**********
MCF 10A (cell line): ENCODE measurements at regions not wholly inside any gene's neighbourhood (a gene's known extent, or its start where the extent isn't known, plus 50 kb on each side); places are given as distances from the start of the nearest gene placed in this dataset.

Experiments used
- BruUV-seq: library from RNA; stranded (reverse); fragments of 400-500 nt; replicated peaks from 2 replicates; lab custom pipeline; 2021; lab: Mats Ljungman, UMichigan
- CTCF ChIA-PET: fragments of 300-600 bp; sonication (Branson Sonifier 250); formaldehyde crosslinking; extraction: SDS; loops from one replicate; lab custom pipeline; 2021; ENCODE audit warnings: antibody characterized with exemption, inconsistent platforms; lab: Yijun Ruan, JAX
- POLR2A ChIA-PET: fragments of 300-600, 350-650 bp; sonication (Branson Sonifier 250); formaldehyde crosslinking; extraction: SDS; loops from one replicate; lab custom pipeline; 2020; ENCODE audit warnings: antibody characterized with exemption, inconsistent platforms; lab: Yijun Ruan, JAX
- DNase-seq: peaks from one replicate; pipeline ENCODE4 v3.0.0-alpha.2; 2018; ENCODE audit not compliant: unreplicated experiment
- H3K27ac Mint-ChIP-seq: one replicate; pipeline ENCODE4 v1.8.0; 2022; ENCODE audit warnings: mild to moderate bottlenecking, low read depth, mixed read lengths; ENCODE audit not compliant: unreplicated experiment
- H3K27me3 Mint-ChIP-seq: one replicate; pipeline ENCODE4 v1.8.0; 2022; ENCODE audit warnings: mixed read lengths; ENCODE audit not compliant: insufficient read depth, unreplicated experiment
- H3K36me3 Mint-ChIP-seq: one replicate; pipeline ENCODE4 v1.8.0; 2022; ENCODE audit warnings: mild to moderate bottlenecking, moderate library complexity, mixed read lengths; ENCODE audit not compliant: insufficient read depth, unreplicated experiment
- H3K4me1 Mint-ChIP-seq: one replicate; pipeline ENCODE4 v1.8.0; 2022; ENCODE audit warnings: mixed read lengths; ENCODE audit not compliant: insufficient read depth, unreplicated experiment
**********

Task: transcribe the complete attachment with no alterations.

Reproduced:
MCF 10A (cell line): ENCODE measurements at regions not wholly inside any gene's neighbourhood (a gene's known extent, or its start where the extent isn't known, plus 50 kb on each side); places are given as distances from the start of the nearest gene placed in this dataset.

Experiments used
- BruUV-seq: library from RNA; stranded (reverse); fragments of 400-500 nt; replicated peaks from 2 replicates; lab custom pipeline; 2021; lab: Mats Ljungman, UMichigan
- CTCF ChIA-PET: fragments of 300-600 bp; sonication (Branson Sonifier 250); formaldehyde crosslinking; extraction: SDS; loops from one replicate; lab custom pipeline; 2021; ENCODE audit warnings: antibody characterized with exemption, inconsistent platforms; lab: Yijun Ruan, JAX
- POLR2A ChIA-PET: fragments of 300-600, 350-650 bp; sonication (Branson Sonifier 250); formaldehyde crosslinking; extraction: SDS; loops from one replicate; lab custom pipeline; 2020; ENCODE audit warnings: antibody characterized with exemption, inconsistent platforms; lab: Yijun Ruan, JAX
- DNase-seq: peaks from one replicate; pipeline ENCODE4 v3.0.0-alpha.2; 2018; ENCODE audit not compliant: unreplicated experiment
- H3K27ac Mint-ChIP-seq: one replicate; pipeline ENCODE4 v1.8.0; 2022; ENCODE audit warnings: mild to moderate bottlenecking, low read depth, mixed read lengths; ENCODE audit not compliant: unreplicated experiment
- H3K27me3 Mint-ChIP-seq: one replicate; pipeline ENCODE4 v1.8.0; 2022; ENCODE audit warnings: mixed read lengths; ENCODE audit not compliant: insufficient read depth, unreplicated experiment
- H3K36me3 Mint-ChIP-seq: one replicate; pipeline ENCODE4 v1.8.0; 2022; ENCODE audit warnings: mild to moderate bottlenecking, moderate library complexity, mixed read lengths; ENCODE audit not compliant: insufficient read depth, unreplicated experiment
- H3K4me1 Mint-ChIP-seq: one replicate; pipeline ENCODE4 v1.8.0; 2022; ENCODE audit warnings: mixed read lengths; ENCODE audit not compliant: insufficient read depth, unreplicated experiment